Oceania

Up to 250,000 workers could lose their jobs when the JobKeeper wage subsidy ends this month as insolvency data reveals just three companies have used the Australian federal government’s new rules to help struggling employers restructure to avoid shutting down, the Sydney Morning Herald reported. The end of the $90 billion JobKeeper program on March 28 is expected to result in thousands of businesses failing, pushing 125,000 to 250,000 people out of work, University of Melbourne Professor Jeff Borland estimates.

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Lex Greensill’s ambitious plan to transform his arcane trade-finance business into a global lending force is rapidly falling apart, Bloomberg News reported. From Credit Suisse Group AG to SoftBank Group Corp., Greensill’s most ardent supporters have signaled doubts about the loans made by his supply-chain finance business, upending his multi-billion dollar empire. Greensill Capital, which as recently as last year was seeking a valuation of $7 billion and planning to eventually go public, is now discussing options including insolvency.

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Member countries of the World Trade Organization are aiming to resurrect a dormant system for resolving trade disputes that has been a point of friction between the U.S. and other nations, the Wall Street Journal reported. The WTO’s Appellate Body, the apex of the Geneva-based group’s dispute-settlement system, has been effectively shut down since 2019 after the Trump administration blocked the appointment of new judges. U.S. complaints about the system, which predate the Trump presidency, center on Appellate Body rulings against tariffs and other remedies, limiting what U.S.

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The New Zealand Civil Aviation Authority (CAA) has suspended the certificates of Pacific Aerospace, after it told the regulator it is insolvent, but operators of aircraft made by the New Zealand aircraft manufacturer may continue flying, Smart Aviation reported. The CAA says the aircraft manufacturer notified it on 10 February that it was insolvent, “and as a result, we suspended Pacific Aerospace’s certificates which had previously allowed it to design, manufacture and maintain aircraft,” the CAA says in a statement.
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Australia’s unemployment rate declined in January as a second round of central bank stimulus combined with a big-spending government budget accelerated the economy’s recovery and further boosted hiring, Bloomberg News reported. The jobless rate fell to 6.4% from 6.6% in December, versus economists’ estimate of 6.5%, data from the statistics bureau showed Thursday in Sydney. Employment advanced by 29,100 in January, compared with an expected 30,000 gain, driven by the state of Victoria that’s still rebounding from its second lockdown.
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More than 100 million workers across the world’s top eight economies may be forced to change occupations by 2030 due to the effects of the coronavirus pandemic, according to a report released by consultant firm McKinsey & Company on Thursday, The Hill reported. The COVID-19 crisis has accelerated globally trending changes in the workplace, prompting McKinsey to raise its prediction for how many workers will likely need to switch jobs in the top eight economies by 12 percent.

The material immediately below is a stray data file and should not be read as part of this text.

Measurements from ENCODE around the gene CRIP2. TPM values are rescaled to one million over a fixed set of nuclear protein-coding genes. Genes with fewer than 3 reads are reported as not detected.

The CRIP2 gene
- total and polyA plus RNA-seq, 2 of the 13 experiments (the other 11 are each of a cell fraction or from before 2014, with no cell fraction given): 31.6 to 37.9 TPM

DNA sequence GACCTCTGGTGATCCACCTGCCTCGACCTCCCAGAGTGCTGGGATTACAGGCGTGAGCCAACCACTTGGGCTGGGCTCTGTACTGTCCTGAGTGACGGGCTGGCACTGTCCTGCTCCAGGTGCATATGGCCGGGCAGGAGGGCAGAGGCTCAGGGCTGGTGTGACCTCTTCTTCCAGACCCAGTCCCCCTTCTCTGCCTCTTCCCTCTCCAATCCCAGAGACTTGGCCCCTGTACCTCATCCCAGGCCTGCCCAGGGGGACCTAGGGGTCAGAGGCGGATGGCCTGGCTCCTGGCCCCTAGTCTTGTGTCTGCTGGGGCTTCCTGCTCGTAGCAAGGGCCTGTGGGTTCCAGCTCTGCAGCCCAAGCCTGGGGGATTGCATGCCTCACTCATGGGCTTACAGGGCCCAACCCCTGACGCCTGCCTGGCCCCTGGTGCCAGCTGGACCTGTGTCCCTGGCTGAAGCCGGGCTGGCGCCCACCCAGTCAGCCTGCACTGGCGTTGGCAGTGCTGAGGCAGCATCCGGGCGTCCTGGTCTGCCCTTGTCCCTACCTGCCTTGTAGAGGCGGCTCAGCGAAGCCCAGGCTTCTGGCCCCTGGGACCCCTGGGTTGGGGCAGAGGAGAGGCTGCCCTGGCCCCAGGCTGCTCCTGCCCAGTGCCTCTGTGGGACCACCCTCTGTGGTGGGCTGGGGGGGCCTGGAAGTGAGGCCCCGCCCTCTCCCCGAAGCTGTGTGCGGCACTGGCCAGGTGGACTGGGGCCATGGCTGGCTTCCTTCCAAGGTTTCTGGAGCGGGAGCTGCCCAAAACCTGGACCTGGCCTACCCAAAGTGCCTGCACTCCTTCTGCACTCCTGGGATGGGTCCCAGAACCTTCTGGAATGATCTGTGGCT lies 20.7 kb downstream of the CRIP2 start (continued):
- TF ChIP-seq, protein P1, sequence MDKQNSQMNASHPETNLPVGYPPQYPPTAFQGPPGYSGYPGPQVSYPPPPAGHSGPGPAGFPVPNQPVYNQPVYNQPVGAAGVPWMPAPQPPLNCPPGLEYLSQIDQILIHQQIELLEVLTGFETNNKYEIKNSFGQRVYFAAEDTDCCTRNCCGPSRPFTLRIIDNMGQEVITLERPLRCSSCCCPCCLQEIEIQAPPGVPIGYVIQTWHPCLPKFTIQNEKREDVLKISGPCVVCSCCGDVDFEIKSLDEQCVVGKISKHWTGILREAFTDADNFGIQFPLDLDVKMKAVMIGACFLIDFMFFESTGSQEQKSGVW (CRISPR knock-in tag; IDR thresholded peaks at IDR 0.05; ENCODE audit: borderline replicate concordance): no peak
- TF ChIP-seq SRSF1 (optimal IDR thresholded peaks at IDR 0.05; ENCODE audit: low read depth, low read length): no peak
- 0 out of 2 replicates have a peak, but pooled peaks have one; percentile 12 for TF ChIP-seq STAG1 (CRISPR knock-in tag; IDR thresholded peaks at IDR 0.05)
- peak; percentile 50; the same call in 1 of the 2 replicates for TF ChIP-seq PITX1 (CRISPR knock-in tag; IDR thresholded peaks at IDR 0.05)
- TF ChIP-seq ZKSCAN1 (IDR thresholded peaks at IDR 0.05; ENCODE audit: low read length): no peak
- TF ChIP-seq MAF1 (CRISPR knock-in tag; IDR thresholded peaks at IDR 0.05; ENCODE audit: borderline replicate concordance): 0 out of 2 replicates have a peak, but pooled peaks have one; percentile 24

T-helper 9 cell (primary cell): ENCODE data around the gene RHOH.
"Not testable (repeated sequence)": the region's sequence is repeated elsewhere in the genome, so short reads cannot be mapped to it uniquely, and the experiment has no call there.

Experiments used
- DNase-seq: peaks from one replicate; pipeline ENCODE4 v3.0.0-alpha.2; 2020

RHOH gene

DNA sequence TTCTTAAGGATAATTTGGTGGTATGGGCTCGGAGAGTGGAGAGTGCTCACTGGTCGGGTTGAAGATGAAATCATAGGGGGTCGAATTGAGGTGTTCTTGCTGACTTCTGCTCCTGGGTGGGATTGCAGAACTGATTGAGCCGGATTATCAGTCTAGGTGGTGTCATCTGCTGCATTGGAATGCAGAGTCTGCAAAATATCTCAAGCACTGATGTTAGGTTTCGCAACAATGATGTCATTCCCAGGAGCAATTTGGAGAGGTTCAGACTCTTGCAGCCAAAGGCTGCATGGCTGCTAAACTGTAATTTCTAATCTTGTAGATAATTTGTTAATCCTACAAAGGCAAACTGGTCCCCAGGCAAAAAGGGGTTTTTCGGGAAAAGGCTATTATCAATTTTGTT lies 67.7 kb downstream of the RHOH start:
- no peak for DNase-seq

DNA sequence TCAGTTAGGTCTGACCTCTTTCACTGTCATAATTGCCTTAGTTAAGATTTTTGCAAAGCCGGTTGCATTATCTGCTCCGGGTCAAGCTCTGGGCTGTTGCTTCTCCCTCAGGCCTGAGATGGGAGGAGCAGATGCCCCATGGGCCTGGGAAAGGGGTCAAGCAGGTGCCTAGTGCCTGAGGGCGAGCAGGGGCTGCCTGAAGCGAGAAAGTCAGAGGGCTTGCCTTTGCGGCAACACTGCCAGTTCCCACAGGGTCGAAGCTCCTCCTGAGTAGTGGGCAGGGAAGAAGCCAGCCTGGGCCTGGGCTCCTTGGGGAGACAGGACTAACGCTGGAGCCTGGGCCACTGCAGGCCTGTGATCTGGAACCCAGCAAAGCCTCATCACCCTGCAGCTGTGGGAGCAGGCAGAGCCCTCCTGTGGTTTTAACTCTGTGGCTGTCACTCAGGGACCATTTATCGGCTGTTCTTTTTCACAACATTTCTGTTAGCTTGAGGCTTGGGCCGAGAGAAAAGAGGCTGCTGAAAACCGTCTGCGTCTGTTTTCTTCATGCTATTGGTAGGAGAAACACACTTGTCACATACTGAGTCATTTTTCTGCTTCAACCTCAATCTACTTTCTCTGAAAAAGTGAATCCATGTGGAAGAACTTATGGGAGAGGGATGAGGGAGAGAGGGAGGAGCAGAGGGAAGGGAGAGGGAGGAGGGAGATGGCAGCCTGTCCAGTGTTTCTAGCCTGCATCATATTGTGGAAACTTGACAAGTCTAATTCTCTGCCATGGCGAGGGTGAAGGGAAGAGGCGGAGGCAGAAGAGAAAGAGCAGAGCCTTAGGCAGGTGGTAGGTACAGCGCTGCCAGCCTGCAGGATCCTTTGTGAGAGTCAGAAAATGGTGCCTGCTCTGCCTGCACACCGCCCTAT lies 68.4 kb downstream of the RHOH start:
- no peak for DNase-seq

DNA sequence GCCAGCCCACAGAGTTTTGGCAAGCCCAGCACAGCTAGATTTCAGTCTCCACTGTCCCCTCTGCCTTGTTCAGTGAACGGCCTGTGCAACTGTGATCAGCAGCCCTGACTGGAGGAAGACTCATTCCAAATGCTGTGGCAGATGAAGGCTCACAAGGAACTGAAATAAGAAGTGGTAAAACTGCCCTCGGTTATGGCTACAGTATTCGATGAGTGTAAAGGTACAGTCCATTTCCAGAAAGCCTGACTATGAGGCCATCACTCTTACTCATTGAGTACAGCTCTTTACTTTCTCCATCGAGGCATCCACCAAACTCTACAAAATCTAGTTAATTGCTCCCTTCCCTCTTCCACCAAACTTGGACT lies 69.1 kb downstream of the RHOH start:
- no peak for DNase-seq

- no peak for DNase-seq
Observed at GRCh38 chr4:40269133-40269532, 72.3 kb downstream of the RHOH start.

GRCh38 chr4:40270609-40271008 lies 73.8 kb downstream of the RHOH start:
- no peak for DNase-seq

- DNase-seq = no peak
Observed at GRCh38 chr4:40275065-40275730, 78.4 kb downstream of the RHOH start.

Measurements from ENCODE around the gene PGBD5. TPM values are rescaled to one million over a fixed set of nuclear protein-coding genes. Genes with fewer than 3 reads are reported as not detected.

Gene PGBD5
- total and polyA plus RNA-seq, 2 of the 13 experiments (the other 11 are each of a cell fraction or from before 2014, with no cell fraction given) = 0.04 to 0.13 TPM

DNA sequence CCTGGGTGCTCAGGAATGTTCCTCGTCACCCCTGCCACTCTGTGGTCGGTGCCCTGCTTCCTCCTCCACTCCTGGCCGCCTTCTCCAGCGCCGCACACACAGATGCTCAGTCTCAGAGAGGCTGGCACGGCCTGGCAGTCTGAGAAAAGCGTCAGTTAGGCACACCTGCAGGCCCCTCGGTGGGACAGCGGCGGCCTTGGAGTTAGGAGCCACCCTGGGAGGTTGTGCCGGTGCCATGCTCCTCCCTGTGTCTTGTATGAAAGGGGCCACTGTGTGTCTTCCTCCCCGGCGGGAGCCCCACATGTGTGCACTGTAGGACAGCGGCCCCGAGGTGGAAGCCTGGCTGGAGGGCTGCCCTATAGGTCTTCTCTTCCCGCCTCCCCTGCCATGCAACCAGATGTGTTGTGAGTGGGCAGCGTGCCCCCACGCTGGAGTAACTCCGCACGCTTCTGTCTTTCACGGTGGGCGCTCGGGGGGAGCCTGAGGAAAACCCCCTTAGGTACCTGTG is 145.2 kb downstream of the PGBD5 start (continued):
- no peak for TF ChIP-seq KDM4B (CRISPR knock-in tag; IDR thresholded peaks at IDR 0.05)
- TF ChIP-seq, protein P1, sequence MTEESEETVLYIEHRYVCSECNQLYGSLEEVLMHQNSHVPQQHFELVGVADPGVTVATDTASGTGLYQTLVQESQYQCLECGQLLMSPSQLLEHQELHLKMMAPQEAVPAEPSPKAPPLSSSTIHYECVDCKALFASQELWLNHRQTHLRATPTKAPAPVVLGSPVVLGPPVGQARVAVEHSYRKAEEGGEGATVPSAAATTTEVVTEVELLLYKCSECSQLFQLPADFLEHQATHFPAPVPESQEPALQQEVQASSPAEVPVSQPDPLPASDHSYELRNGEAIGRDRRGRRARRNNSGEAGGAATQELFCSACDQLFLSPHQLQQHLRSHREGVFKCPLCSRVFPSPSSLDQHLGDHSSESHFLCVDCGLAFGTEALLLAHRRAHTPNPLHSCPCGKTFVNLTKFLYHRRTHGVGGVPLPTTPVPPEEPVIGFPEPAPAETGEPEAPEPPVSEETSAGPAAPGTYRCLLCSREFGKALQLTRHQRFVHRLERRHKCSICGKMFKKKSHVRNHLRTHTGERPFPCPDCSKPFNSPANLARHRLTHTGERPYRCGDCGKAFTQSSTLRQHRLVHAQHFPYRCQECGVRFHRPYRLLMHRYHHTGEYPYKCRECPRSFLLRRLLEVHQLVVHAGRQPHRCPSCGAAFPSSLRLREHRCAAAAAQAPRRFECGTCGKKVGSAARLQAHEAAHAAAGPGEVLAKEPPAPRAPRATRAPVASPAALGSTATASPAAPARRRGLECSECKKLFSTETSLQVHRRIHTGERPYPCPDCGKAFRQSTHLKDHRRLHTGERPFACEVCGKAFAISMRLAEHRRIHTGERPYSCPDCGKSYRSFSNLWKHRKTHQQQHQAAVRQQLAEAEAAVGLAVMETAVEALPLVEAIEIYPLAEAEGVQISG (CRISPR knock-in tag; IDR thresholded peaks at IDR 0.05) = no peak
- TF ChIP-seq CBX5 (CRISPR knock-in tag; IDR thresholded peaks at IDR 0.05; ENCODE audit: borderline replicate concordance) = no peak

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The COVID pandemic has added $24 trillion to the global debt mountain over the last year a new study has shown, leaving it at a record $281 trillion and the worldwide debt-to-GDP ratio at over 355%, Reuters reported. The Institute of International Finance’s global debt monitor estimated government support programmes had accounted for half of the rise, while global firms, banks and households added $5.4 trillion, 3.9 trillion and $2.6 trillion respectively.
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A 70-year-old New Zealand planemaker has had its Civil Aviation Authority (CAA) certificates suspended after declaring it’s now insolvent, Australian Aviation reported. Pacific Aerospace, which employs 100 people in Hamilton on the North Island, manufactures aircraft popular for skydiving and the aerial application of fertiliser.

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The New South Wales (NSW) state gambling watchdog considers Crown Resorts unfit to hold a gaming license for its flagship Sydney casino, Crown said on Tuesday, a week after an inquiry found widespread money laundering and governance issues, Reuters reported. The casino operator said the state gambling watchdog gave it a notice in a letter after its Sydney casino breached a clause of the VIP Gaming Management Agreement. The watchdog has now begun a consultation process and invited Crown to address the authority, it said.
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Soar Aviation’s directors have denied claims by KPMG that the firm could have been insolvent for up to a year before it entered administration, Australian Aviation can reveal. A new note to creditors authored by the professional services firm also said the flight school’s directors maintained they “sought and obtained funding” required to run the company in January 2020. Australian Aviation reported last week that KPMG believed the firm was insolvent “from as early as” January 2020, despite only entering voluntary administration in December 2020.
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